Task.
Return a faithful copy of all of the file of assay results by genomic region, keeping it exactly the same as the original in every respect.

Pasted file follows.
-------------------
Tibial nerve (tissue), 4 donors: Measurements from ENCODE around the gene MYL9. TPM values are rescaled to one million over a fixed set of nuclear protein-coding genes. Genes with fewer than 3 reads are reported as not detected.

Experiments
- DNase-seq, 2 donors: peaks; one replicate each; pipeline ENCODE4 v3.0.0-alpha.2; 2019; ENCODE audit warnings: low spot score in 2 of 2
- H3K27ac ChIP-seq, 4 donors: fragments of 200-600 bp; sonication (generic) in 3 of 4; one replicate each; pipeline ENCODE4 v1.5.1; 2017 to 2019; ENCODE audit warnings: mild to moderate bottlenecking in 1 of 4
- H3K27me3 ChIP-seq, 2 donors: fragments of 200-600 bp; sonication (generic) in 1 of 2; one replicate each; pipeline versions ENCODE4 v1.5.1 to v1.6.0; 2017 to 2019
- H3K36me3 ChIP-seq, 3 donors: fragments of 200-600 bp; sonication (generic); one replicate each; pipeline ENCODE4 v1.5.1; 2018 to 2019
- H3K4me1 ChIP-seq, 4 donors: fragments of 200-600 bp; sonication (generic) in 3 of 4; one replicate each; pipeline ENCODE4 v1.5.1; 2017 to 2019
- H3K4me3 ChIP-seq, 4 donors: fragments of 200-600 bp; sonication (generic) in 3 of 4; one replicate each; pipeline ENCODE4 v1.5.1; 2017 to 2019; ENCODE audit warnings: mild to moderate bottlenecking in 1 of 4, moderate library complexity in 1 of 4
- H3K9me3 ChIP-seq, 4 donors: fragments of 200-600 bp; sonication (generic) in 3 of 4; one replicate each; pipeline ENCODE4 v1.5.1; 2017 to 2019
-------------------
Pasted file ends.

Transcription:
Tibial nerve (tissue), 4 donors: Measurements from ENCODE around the gene MYL9. TPM values are rescaled to one million over a fixed set of nuclear protein-coding genes. Genes with fewer than 3 reads are reported as not detected.

Experiments
- DNase-seq, 2 donors: peaks; one replicate each; pipeline ENCODE4 v3.0.0-alpha.2; 2019; ENCODE audit warnings: low spot score in 2 of 2
- H3K27ac ChIP-seq, 4 donors: fragments of 200-600 bp; sonication (generic) in 3 of 4; one replicate each; pipeline ENCODE4 v1.5.1; 2017 to 2019; ENCODE audit warnings: mild to moderate bottlenecking in 1 of 4
- H3K27me3 ChIP-seq, 2 donors: fragments of 200-600 bp; sonication (generic) in 1 of 2; one replicate each; pipeline versions ENCODE4 v1.5.1 to v1.6.0; 2017 to 2019
- H3K36me3 ChIP-seq, 3 donors: fragments of 200-600 bp; sonication (generic); one replicate each; pipeline ENCODE4 v1.5.1; 2018 to 2019
- H3K4me1 ChIP-seq, 4 donors: fragments of 200-600 bp; sonication (generic) in 3 of 4; one replicate each; pipeline ENCODE4 v1.5.1; 2017 to 2019
- H3K4me3 ChIP-seq, 4 donors: fragments of 200-600 bp; sonication (generic) in 3 of 4; one replicate each; pipeline ENCODE4 v1.5.1; 2017 to 2019; ENCODE audit warnings: mild to moderate bottlenecking in 1 of 4, moderate library complexity in 1 of 4
- H3K9me3 ChIP-seq, 4 donors: fragments of 200-600 bp; sonication (generic) in 3 of 4; one replicate each; pipeline ENCODE4 v1.5.1; 2017 to 2019